As BBC announced, Sarah Parcak, of the University of Alabama, used some data from NASA infrared equipped satellites to survey the Egypt. Waiting for a more detailed report on her researches and on the methods the team used, let us observe the images that some Web sites are publishing, in particular that of the Khendjer complex (for the author it is impossible to tell whether the images are the original infrared ones or not). According to , it is in this complex that there is one of the discovered pyramids. The site is shown in Fig.3, where the upper panel is displaying as it appears in Google Maps, and the lower panel shows it after processing by means of AstroFracTool. It seems a ghost image having the same features of the complex outlines in Fig.2.
According to the Egypt's Minister of State for Antiquities Affairs, Zahi Hawass, the new technologies are able to locate the remains beneath the sand , but it is necessary to identify them with archaeological researches on the spot. Of course, a research on the area will be able to tell the name of the king buried in the site.
As discussed in Ref.10, there are several remote sensing techniques that can be useful in archaeology. For what concerns the Google Maps, let me remark its use in the study of the Merowe Dam and the paleochannels of the Nile where we compared the images from SIR-C/X-SAR imaging radar system, with those from Google .
It is my opinion that the image processing of Google Maps can be used for an archaeological survey of Egypt (see for instance, some examples on the satellite images of Amarna, ), besides of course, all the satellite methods used for geophysical researches. For what concerns the proposed processing of Google Maps, it is important to note the following fact: it is during the processing activity, when the user is changing parameters and details appear in the picture, that it is easier to recognize them. The information is already in the image: it is only enough to take it out.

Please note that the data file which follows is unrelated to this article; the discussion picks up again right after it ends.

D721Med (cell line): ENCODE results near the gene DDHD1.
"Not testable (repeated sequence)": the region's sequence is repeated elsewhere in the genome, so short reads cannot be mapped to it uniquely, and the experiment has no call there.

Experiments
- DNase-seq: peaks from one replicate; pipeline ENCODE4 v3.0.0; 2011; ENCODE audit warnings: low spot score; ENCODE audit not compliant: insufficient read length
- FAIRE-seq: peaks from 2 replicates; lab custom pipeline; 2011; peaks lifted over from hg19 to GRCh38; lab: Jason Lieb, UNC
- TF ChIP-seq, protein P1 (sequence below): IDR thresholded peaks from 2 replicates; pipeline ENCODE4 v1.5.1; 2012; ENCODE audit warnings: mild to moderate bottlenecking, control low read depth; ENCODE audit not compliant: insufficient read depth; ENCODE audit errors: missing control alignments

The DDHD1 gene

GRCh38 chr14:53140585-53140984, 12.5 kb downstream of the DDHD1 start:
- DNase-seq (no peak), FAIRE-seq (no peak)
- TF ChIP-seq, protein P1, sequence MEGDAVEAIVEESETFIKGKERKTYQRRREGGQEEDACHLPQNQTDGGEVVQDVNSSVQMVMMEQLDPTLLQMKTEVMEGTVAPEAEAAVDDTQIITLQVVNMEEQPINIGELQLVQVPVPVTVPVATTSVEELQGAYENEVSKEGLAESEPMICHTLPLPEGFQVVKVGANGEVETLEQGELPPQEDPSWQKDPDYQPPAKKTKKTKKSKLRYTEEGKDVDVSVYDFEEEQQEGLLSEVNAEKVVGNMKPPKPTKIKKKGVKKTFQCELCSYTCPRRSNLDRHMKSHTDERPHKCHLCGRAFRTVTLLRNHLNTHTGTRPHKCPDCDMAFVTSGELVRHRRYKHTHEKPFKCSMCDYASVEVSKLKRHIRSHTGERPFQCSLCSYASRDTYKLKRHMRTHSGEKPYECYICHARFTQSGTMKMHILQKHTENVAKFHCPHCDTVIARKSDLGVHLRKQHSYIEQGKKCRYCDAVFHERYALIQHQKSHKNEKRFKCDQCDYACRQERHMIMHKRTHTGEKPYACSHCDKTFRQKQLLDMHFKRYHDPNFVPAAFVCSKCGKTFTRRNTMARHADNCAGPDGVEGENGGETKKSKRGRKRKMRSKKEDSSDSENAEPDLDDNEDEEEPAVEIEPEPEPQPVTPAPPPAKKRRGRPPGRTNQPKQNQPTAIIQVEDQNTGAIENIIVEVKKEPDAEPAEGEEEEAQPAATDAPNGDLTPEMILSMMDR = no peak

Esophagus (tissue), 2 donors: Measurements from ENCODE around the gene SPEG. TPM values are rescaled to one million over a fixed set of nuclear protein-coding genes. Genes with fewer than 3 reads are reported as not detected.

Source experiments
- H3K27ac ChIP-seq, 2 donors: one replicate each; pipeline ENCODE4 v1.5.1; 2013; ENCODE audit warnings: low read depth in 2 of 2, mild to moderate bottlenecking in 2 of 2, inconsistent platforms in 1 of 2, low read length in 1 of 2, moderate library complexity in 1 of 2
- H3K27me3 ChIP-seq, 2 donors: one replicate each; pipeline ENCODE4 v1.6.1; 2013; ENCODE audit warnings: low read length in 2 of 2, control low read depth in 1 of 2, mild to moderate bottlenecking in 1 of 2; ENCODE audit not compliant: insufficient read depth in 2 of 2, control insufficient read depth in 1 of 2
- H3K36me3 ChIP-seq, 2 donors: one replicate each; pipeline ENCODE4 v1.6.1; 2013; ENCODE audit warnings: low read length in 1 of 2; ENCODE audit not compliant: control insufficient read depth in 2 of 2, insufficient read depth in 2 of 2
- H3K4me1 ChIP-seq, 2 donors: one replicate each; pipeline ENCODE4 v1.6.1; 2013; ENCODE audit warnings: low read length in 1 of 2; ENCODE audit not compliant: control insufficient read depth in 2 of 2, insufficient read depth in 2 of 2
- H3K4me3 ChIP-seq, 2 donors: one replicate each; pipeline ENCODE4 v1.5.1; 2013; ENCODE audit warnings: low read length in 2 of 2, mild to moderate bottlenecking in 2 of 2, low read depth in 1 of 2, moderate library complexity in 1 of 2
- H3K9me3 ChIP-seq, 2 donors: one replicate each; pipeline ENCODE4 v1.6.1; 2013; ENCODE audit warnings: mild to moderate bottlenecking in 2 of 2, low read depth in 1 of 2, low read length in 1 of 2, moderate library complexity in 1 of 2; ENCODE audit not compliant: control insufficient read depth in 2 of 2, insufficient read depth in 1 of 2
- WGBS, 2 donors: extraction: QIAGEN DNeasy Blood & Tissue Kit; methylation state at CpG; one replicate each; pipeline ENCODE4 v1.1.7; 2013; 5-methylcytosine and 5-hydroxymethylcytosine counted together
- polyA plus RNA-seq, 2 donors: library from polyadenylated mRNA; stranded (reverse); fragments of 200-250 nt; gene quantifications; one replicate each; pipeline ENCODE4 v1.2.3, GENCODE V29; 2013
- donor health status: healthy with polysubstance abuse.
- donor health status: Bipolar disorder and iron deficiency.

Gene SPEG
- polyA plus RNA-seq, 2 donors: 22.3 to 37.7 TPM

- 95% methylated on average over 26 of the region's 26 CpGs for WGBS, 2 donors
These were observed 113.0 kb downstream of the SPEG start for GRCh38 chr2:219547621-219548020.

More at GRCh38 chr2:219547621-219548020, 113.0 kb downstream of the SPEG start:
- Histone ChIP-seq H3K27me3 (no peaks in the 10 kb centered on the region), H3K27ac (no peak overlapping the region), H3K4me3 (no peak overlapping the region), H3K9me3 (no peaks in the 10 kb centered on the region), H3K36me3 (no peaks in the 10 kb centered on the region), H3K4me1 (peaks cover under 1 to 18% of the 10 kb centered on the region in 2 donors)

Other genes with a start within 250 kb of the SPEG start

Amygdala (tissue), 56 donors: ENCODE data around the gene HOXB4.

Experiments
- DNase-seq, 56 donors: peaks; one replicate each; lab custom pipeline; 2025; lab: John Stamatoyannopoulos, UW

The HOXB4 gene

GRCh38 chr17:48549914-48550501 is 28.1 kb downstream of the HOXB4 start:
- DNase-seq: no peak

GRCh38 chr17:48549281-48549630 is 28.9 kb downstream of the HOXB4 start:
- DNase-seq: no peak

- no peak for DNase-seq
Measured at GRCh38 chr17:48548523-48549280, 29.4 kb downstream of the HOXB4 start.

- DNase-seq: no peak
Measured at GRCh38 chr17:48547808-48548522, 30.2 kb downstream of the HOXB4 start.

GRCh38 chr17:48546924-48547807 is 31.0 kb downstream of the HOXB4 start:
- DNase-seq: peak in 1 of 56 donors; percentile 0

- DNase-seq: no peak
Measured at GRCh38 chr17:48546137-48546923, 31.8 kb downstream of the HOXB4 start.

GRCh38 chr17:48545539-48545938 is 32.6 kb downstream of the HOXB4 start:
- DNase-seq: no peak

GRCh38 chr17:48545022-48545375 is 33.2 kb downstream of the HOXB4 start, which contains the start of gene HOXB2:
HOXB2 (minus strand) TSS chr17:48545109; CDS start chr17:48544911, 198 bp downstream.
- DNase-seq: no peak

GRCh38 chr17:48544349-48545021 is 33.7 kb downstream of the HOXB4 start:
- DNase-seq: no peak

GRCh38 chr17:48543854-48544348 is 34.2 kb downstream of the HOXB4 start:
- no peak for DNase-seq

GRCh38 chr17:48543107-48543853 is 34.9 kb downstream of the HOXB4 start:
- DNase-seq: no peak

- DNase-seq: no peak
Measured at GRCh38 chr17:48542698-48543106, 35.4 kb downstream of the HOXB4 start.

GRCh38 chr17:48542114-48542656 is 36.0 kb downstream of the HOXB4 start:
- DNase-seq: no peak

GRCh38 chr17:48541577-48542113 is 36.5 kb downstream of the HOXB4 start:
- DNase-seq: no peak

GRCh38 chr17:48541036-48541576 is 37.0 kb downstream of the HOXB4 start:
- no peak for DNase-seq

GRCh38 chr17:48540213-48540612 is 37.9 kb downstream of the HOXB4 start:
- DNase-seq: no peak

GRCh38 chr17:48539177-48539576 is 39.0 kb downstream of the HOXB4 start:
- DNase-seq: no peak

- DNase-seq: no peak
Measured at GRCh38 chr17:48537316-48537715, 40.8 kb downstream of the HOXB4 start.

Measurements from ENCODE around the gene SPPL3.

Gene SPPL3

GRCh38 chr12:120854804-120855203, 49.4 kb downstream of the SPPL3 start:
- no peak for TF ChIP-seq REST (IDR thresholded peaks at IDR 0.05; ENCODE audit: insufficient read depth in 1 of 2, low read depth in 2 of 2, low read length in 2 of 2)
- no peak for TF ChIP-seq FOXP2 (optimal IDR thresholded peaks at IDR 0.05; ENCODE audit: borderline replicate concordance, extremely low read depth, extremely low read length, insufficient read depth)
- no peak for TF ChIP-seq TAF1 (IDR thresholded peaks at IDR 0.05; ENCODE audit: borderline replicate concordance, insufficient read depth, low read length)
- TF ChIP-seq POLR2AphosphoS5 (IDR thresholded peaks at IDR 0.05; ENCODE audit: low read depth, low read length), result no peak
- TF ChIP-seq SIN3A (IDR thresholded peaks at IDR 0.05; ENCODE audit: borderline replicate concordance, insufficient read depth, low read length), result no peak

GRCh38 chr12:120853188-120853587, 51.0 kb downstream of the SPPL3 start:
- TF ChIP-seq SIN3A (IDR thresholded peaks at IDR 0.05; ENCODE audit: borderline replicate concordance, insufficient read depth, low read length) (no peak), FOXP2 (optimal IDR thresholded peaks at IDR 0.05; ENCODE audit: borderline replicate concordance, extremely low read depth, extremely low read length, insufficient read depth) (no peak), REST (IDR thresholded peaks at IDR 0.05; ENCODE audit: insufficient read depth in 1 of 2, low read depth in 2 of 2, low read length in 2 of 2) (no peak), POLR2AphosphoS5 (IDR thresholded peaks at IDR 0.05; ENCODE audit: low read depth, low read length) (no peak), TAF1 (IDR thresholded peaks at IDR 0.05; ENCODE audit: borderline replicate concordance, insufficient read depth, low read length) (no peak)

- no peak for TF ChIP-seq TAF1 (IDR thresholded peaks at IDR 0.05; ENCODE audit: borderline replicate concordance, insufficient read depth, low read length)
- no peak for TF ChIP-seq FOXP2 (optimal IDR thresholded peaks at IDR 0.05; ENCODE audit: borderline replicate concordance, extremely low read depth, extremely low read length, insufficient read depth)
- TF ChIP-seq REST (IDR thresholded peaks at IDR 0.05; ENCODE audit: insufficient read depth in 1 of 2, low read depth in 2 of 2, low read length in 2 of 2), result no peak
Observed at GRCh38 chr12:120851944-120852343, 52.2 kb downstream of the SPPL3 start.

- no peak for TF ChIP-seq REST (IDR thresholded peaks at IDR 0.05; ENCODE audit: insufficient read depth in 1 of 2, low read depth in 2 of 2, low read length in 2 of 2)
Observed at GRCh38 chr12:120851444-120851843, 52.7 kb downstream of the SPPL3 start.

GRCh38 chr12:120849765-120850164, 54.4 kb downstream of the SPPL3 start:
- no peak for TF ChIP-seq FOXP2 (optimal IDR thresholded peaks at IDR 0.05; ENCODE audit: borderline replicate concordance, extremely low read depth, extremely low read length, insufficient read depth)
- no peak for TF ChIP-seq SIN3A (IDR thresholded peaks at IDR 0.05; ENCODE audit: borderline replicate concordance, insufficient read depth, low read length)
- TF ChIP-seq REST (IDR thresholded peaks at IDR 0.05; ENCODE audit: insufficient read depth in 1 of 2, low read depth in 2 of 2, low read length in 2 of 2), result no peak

3. From A to Z, Dahshur, http://www.ancient-egypt.org/index.html
4. Enhancing the Google imagery using a wavelet filter, A.C. Sparavigna, http://arxiv.org/abs/1009.1590
5. See images at the site https://sites.google.com/site/saqqaradahshursatellite/
6. Egyptian pyramids found by infra-red satellite images, F. Cronin, BBC New, 24 May 2011,
7. http://www.dailymail.co.uk/sciencetech/article-1390667/Seventeen-lost-pyramids-thousands-buried-Egyptian-settlements-pinpointed-infrared-satellite-images.html?ito=feeds-newsxml, and also http://www.allvoices.com/contributed-news/9202577-egyptian-pyramids-found-by-infrared-satellite-images
9. News broadcast by BBC is inaccurate, says Hawass, N. El-Aref, Ahramonline, 26 May 2011, http://english.ahram.org.eg/
10. The satellite archaeological survey of Egypt, A.C. Sparavigna, http://arxiv.org/abs/1105.6315
11. The Merowe Dam on the Nile, A.C. Sparavigna, http://www.archaeogate.org/, and, Merowe Dam and the inundation of paleochannels of the Nile, A.C. Sparavigna, http://arxiv.org/abs/arXiv:1011.4911
12. Some image processing on Amarna,
Fig.3. According to , it is in the Khendjer complex that there is one of the discovered pyramids. The upper panel is showing as it appears in Google Maps, the lower panel shows it after processing by means of AstroFracTool. It seems a ghost image having the same features of the complex outlines in Fig.2.